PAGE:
Dental Office Embezzlement of $100,000 in Dental Insurance Payments

Dental Office Embezzlement of $100,000 in Dental Insurance PaymentsDental office embezzlement is still alive and well in California.

Deborah Lynn Kessler, 45, pleaded guilty to four counts of grand theft over charges that she embezzled more than $100,000 in dental insurance payments at the dental practice where where was manager.

The Orange County Register reports that Kessler signed dental insurance payments over to her personal bank accounts over the course of about three years. Investigators initially said she may have used the money to pay for an RV, boats and trips, and to cover her personal bills.

She was sentenced to two years in jail, plus an additional two more years of community supervision.

According to a 2010 Association of Certified Fraud Examiners report almost one-fourth of all embezzlement cases report losses of at least $1 million with smaller businesses being the most susceptible to fraud.

The average embezzlement scheme lasts for 18 months before detection.

The U.S Chamber of Commerce estimates that employee embezzlement costs American companies $20 billion to $40 billion a year. A long-term employee is 15 times more likely than a stranger to steal from a company.

Some of the best ways to prevent dental office embezzlement is by implementing a segregation of duties, keeping petty cash to a minimum and requiring dual signatures on checks.

Has your dental practice ever been the victim of employee embezzlement? What happened, and how did you handle it?

For more on the Orange County Register story see: Dental worker guilty of stealing more than $100,000

Protect Your Dental Practice by Bonding Your Employees

Editorial
by Bryan Truitt and Jim Du Molin

Even if you have an internal controls system that makes embezzlement difficult, the danger of collusion still exists. (I’ve already told you that embezzlement is common, it can be detected, and it can be prevented.) One of the ways in which some dental practices protect themselves from employee dishonesty is by bonding their employees.

Bonding is the process by which an employer can be indemnified for the loss of money or other property sustained through dishonest acts of a “bonded” employee. Bonding can cover many types of acts including larceny, theft, embezzlement, forgery, misappropriation, wrongful abstraction, willful misapplication, or other fraudulent or dishonest acts committed by an employee, alone or in collusion with others.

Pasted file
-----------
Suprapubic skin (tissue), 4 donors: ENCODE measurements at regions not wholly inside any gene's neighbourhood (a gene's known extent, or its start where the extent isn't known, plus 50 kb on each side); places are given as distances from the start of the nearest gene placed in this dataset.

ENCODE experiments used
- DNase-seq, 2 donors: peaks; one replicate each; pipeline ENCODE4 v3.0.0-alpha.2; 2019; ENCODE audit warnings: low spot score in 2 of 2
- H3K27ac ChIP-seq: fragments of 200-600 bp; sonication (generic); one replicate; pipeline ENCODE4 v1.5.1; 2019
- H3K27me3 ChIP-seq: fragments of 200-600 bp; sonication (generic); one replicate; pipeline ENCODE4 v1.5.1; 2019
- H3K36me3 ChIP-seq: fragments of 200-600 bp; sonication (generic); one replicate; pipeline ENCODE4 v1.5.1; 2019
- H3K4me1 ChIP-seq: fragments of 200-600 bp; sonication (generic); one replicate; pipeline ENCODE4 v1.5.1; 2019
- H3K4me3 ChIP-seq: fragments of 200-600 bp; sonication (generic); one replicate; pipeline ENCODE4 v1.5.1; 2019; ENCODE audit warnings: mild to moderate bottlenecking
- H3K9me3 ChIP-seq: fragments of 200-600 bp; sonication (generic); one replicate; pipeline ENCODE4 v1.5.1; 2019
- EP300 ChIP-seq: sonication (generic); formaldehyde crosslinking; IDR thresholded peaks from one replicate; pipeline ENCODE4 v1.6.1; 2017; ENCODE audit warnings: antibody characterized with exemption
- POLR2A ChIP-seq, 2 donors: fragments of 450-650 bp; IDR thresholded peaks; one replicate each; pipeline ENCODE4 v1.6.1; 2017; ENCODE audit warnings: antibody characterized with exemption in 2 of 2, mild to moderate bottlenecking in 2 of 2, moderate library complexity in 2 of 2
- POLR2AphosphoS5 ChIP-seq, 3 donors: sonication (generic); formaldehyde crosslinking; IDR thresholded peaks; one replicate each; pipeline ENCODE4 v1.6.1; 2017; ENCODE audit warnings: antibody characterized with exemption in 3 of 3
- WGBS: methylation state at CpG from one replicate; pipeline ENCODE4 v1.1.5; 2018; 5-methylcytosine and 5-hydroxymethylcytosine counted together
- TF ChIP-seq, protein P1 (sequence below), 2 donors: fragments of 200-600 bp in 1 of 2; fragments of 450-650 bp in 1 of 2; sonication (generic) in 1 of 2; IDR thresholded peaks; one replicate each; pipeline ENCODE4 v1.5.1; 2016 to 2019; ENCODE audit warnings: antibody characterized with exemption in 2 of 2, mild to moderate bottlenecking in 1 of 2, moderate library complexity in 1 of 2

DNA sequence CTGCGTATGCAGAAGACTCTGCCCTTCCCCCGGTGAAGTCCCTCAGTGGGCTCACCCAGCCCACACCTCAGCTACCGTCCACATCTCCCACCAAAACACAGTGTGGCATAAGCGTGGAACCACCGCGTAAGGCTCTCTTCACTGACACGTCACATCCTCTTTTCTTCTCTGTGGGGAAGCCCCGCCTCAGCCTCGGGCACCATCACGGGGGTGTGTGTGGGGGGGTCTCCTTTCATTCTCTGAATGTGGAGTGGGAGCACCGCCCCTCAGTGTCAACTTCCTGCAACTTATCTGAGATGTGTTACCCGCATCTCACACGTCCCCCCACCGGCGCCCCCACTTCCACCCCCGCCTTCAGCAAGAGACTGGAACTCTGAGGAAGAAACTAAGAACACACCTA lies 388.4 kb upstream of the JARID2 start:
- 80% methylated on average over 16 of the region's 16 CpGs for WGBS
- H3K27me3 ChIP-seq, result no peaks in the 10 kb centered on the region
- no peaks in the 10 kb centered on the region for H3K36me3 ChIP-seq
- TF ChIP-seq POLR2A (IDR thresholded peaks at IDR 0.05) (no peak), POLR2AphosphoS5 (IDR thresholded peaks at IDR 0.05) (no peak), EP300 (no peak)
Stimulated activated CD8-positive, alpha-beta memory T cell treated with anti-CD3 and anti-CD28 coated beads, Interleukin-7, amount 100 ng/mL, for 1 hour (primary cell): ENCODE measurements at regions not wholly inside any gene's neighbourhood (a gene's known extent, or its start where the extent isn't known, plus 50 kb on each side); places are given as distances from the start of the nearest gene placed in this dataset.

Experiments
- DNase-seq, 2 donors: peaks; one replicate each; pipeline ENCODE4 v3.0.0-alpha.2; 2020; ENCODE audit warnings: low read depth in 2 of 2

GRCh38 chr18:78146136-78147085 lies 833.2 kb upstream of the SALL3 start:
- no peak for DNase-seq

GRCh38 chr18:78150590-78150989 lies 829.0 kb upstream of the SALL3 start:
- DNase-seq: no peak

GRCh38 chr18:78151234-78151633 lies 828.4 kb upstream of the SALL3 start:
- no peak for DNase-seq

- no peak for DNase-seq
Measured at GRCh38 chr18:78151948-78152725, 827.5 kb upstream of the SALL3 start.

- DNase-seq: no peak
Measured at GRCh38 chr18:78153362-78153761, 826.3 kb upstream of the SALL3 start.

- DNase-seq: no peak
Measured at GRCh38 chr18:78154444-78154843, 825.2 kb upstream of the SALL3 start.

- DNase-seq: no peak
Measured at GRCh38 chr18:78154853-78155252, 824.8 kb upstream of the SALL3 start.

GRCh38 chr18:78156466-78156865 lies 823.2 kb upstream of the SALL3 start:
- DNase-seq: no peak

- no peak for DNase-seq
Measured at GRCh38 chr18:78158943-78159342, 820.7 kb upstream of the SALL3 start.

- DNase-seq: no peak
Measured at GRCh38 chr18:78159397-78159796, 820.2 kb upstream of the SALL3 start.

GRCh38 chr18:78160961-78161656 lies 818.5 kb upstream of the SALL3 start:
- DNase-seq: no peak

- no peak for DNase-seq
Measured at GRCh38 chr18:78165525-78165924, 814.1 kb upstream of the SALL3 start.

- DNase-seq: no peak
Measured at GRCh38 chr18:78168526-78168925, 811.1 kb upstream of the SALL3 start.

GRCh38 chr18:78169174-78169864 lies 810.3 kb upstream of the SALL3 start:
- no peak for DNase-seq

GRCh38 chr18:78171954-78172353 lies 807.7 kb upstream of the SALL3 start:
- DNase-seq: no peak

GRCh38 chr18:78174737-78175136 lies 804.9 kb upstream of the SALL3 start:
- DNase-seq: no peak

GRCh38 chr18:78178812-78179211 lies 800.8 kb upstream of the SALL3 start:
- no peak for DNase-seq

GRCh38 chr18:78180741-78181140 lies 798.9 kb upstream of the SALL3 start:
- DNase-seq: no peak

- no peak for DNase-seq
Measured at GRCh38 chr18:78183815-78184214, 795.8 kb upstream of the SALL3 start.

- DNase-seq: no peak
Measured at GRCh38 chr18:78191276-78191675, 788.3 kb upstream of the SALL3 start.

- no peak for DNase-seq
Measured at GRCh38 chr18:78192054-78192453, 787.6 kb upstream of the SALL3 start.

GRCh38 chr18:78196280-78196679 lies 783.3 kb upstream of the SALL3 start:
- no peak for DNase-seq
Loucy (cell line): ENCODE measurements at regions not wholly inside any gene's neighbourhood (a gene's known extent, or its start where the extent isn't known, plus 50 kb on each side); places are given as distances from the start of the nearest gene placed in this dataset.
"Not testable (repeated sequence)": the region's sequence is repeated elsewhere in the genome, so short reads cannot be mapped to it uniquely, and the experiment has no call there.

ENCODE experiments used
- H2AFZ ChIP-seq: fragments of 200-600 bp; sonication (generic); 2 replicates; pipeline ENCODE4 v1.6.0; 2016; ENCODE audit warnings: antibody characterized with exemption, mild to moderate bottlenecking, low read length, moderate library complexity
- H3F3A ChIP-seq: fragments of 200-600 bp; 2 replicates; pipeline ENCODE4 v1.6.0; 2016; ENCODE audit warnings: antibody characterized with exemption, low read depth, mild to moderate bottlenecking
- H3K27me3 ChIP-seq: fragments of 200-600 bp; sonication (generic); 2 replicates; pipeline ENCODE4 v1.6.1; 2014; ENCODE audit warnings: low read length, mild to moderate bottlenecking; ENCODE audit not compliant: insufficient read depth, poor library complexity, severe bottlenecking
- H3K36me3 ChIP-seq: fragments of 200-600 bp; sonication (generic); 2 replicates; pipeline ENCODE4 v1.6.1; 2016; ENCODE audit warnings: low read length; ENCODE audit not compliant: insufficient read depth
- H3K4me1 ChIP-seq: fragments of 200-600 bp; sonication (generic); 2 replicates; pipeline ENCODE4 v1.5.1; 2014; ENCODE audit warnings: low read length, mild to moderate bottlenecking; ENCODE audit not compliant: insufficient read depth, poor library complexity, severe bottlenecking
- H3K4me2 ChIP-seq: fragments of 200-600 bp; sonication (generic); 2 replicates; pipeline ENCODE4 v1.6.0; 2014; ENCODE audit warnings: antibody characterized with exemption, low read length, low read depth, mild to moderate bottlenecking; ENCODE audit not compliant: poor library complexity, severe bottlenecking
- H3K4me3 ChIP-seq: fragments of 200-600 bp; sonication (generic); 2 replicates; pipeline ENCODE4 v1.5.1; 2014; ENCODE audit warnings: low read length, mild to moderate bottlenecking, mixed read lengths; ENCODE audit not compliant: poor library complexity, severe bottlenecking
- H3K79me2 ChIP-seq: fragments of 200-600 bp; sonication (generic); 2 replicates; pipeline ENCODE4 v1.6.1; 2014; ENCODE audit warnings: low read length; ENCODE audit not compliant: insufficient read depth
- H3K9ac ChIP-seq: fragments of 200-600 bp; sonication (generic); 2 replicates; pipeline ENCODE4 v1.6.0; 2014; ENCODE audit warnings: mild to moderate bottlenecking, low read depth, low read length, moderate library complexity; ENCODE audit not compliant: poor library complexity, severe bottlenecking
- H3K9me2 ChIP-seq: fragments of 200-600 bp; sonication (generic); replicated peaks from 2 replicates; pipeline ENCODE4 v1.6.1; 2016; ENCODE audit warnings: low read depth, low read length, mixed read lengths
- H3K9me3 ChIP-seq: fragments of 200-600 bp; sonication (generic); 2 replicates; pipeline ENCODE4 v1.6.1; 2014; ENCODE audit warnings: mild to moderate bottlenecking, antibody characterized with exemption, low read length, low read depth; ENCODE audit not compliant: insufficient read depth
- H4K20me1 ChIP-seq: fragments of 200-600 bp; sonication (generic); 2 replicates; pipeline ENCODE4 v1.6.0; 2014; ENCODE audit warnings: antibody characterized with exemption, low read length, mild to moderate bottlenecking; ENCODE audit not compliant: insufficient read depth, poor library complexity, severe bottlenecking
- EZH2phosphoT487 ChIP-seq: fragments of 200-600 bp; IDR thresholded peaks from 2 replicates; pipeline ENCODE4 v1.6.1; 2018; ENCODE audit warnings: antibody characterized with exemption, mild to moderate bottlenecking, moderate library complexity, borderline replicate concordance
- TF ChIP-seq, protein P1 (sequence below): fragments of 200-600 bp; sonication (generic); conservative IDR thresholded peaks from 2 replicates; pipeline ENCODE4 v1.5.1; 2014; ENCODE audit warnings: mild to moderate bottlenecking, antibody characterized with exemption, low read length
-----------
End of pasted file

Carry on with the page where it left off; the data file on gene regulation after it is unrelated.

There are several types of fidelity bonds. Discuss each with your agent to determine whether damages from negligence are covered. Basically, your practice has several options at its disposal:

  • Individual: covers one employee. Usually purchased by small practices or family-operated businesses with only one employee.
  • Name schedule or position schedule: covers either the employees or positions specified.
  • Blanket fidelity: covers all employees.
  • Commercial, blanket, and blanket position: provides multiple protection (comprehensive dishonesty, disappearance and destruction coverage, or a blanket crime policy).

There is wide choice in features and coverage as well as cost differences in bonding coverage. It difficult to understand why only two practices in ten have this economical insurance.

Next week, we’ll talk about what to do when you have discovered a problem.

Dentist Accused of “Biggest Ever” NHS Dental Fraud

Dental fraud by NHS dentistA dentist in the UK has been charged with one of the largest NHS dental frauds ever committed. The dentist, now suspended, is accused of stealing £1million from the National Health Service.

The dentist submitted as many as 5,000 false invoices between 2006 and 2009.

The Birmingham cosmetic dentist also operated a medical spa and advertised her services for dental Botox and dental makeover options such as braces and veneers.

Read more: Woman dentist charged with stealing £1m in ‘biggest ever’ NHS fake invoice fraud

Warning: Dentists Get Scammed for $50 Million

Dentists Get Scammed for $50 Million
Who can you trust?

Dentists and physicians are legendary for losing money to scam artists. But who would have thought two dentist would take their peers to the cleaners for $50 million.

What school did these guys go to?

Two Canadian dentists are being investigated by the Ontario Securities Commission (OSC) for an alleged $50 million Ponzi scheme.

According to the Star, in 2006 Peter Sbaraglia, DDS and his wife, Mandy Sbaraglia, DDS joined forces with Robert Mander, the mastermind of a Ponzi scheme that snatched the $50 million from naive investors.